Kimberley Region

May 1st, 2001 Features, Scoop Traveller

Things to do

Hire a motorcycle or 4WD and drive the Gibb River Road from Derby to Kununurra. If you plan properly and take advantage of the services and farmstay on the way you’ll see the wild Australia you’ve always dreamed about.

Tour the Argyle mine, the worlds biggest diamond mine. Make a booking because it’s a closed operation.

Many of the attractions are located in designated National Parks to protect them. One of the best known is the stunning Bungle Bungles. Ideally you’ll get to drive and fly there as well, there’s just so much to see in the gorges amid the peaks and from the air looking down on the whole range. The range is magical because of its isolation.

Fly over Wolfe Creek Meteorite Crater, the world’s second biggest, and if you get the chance to drive to it as well, it’s an awesome site standing on the edge of the kilometre-wide rim.

Near Halls Creek, look for the ruins of the old town and China Wall, a ribbon of quartz running up a rise of limestone that looks just like the Great Wall of China. Go swimming in the gorge nearby or at Caroline Pool.

Go fishing or just exploring throughout the Buccaneer Archipelago. Camp on the beach under a million stars, collect oysters, swim or snorkel, but take sunscreen.

Explore one of the world’s biggest inland reefs from prehistory, dotted with gorges and natural oddities like the 750 metre creek cave through the centre.

Get a little city life in Broome, one of the most multicultural cities in Australia. Wander through Chinatown or the commercial pearl showrooms that display the area’s spoils. Watch a movie under the moonlight, go out for a luscious Asian meal, or ride a camel along a pristine beach at sunset at one of the many resorts.

Fish for the big ones in the water’s off Broome in a charter game fishing tour.

About the region

The Kimberley is one of the world’s last wildernesses and looks likely to stay that way — the relatively small ports like Broome and Wyndham don’t have transport capacities any bigger than the amount of pearl, iron, diamond, beef and zinc they can export.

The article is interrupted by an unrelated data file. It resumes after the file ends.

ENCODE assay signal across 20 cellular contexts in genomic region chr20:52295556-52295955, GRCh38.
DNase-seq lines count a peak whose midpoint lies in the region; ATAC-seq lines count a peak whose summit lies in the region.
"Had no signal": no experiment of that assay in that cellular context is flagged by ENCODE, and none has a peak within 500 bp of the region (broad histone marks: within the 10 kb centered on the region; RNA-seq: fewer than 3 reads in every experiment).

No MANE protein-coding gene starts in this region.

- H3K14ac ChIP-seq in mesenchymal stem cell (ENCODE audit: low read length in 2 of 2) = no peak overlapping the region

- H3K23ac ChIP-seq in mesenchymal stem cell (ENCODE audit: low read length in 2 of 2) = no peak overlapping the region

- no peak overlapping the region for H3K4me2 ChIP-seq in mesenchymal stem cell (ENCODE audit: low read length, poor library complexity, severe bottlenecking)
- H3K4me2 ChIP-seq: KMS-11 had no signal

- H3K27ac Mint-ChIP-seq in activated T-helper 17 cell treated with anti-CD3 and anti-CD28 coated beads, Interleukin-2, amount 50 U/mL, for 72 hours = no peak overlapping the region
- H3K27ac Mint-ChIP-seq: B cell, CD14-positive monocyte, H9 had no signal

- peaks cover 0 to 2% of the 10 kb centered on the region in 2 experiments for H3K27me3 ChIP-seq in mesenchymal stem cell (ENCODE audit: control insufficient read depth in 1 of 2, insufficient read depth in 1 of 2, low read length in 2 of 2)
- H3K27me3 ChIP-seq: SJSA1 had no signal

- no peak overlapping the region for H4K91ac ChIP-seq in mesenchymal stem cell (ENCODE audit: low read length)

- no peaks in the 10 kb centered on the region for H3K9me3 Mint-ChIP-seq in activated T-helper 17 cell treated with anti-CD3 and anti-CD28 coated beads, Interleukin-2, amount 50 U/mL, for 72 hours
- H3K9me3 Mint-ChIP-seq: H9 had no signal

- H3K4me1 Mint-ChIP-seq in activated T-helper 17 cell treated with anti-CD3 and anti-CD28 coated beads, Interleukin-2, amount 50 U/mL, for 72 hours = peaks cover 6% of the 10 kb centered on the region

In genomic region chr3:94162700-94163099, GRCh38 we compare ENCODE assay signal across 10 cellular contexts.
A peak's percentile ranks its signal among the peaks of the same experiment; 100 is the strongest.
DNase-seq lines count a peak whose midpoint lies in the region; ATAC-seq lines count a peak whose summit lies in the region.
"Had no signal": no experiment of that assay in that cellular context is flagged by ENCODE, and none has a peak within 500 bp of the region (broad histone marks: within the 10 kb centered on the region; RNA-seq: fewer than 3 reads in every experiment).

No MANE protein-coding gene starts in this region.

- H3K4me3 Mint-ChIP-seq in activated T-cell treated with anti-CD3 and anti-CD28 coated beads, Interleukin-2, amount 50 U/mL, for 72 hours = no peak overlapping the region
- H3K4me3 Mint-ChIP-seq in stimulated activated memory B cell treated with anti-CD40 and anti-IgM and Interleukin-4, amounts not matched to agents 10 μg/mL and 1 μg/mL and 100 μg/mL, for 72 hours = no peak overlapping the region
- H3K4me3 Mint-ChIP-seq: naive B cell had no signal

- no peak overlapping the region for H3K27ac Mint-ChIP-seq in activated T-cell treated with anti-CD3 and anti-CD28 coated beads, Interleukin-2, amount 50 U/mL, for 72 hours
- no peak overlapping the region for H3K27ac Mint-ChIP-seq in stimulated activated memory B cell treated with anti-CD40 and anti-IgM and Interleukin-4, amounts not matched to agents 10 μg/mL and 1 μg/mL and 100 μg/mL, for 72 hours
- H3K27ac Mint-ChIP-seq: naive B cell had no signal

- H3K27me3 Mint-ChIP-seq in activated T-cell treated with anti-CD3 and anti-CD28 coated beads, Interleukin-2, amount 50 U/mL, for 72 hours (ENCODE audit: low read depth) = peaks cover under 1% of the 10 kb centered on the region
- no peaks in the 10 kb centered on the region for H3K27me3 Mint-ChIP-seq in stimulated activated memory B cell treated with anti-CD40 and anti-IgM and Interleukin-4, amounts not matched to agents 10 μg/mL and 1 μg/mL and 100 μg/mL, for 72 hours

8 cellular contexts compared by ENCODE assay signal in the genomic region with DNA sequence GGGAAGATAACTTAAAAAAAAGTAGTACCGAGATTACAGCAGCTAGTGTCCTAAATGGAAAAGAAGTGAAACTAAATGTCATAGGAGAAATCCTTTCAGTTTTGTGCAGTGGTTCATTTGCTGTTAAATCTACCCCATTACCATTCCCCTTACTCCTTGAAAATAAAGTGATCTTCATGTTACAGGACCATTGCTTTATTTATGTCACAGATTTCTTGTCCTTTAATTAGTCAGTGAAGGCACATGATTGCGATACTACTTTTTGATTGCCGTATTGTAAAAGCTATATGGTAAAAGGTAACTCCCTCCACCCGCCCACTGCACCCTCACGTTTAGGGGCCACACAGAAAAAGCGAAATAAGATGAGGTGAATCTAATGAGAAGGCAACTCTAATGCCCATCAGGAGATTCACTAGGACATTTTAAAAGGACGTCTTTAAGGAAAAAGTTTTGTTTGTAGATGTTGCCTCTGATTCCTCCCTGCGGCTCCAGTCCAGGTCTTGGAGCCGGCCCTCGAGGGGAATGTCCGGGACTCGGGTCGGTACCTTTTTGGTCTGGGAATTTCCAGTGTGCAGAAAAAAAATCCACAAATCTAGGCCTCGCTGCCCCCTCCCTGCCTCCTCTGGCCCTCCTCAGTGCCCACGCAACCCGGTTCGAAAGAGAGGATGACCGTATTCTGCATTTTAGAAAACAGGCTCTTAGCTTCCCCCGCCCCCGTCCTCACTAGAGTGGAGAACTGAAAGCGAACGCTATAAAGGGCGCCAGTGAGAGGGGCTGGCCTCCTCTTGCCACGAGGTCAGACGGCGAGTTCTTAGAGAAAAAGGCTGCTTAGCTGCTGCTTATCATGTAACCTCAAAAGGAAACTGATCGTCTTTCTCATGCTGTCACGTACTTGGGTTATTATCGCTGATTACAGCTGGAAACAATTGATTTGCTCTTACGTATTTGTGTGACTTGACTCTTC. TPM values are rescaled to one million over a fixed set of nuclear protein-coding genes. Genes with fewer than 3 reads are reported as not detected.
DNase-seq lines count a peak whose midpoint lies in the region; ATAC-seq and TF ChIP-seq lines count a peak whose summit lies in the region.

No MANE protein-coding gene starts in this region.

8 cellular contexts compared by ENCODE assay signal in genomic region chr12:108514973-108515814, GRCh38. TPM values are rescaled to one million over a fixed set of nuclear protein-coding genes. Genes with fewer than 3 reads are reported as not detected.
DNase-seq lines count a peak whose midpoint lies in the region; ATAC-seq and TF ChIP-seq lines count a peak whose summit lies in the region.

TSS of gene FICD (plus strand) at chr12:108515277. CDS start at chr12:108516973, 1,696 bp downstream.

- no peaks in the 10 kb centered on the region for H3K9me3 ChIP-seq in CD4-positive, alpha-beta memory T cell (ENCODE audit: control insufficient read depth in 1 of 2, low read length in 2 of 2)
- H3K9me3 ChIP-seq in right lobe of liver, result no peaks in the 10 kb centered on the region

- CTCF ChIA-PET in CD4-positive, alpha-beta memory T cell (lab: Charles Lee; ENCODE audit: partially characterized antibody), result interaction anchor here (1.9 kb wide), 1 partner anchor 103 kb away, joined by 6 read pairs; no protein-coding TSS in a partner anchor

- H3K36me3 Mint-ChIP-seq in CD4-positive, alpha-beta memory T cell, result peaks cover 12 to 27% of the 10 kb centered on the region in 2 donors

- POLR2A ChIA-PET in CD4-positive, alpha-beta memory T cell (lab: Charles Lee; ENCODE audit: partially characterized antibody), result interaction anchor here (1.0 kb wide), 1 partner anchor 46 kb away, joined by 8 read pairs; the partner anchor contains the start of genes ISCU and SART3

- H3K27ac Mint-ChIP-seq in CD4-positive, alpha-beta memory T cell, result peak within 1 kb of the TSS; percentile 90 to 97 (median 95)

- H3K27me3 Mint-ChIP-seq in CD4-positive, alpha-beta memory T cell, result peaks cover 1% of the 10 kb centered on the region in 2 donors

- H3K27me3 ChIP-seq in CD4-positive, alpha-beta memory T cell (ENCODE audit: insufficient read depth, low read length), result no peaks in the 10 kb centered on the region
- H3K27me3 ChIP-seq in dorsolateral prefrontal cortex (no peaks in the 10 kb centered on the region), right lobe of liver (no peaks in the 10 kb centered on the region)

But more importantly, every summer season (November to April), the entire region is affected by the big wet that turns dry beds into swollen rivers, renders unsealed roads impassable in areas and creates inland oceans of floodplain run-off.

The region hides some of the most beautiful natural treasures, some that have been tapped by technology and provide substantial export income for the state.

The Kimberley shows its proximity to Asia in its people. Resort town Broome has one of the highest Asian population per capita in the world outside Asia, a population that burgeoned with the onset of both the gold and pearl rushes (which, while not the free-for-all it once was, still provides steady employment in the area).

Despite its size of more than 420,000 square kilometres, it’s home to only 25,000 people, making it the mostly sparsely populated developed area on Earth. The few people share the land with one of the densest populations of Australia’s wildlife.

The sandstone and limestone plateau has been shaped over the last billion years and is the site not only of a 1000km inland reef, but the world’s second biggest celestial cataclysm — a body of rock that hit northern Australia 300,000 years ago hard enough to create a kilometre-wide crater.

Travel along the Gibb River Road or Canning Stock Route, stay in resort luxury in Broome or sleep under the stars miles from anywhere. See it from the air or the ground, but if you like the idea of the earth as it’s supposed to be, the Kimberley is your oyster.

Main page

A sign leading into the Kimberley region warns that the region isn’t ‘inherently’ dangerous, but even more so than the sea is unforgiving of those with no preparation or patience.

Proof was in an early find in the region of an explorer’s tent with a note telling of a thirst that drove him mad, bequeathing his discoverer to his belongings provided they return his stickpin to his mother. Dingoes had scattered his bones around the area.

WA’s wild north would have been terrifying for early settlers. The tropical summer skies unleashed furious electrical storms and torrential rains.

The Kimberley’s real beauty is that it’s the same today. There’s more roads, industry and people, but it’s nice to think there’s a place we’ll never conquer because of it’s vast distance and the command of nature.

Tropical bush crowds the shores and the inland gradually gives way to the Great Australian Desert. In between are lands of deep river gorges with cliffs towering above, billabongs full of wildflowers, Ranges of rock that turn blood red in the sunset and beaches that stretch further than most city coasts.

Untamed and wild, the Kimberley can be enjoyed if you’re sensible, respectful and well prepared. If you do it the right way, Mother Nature will be happy to show off her best handiwork.

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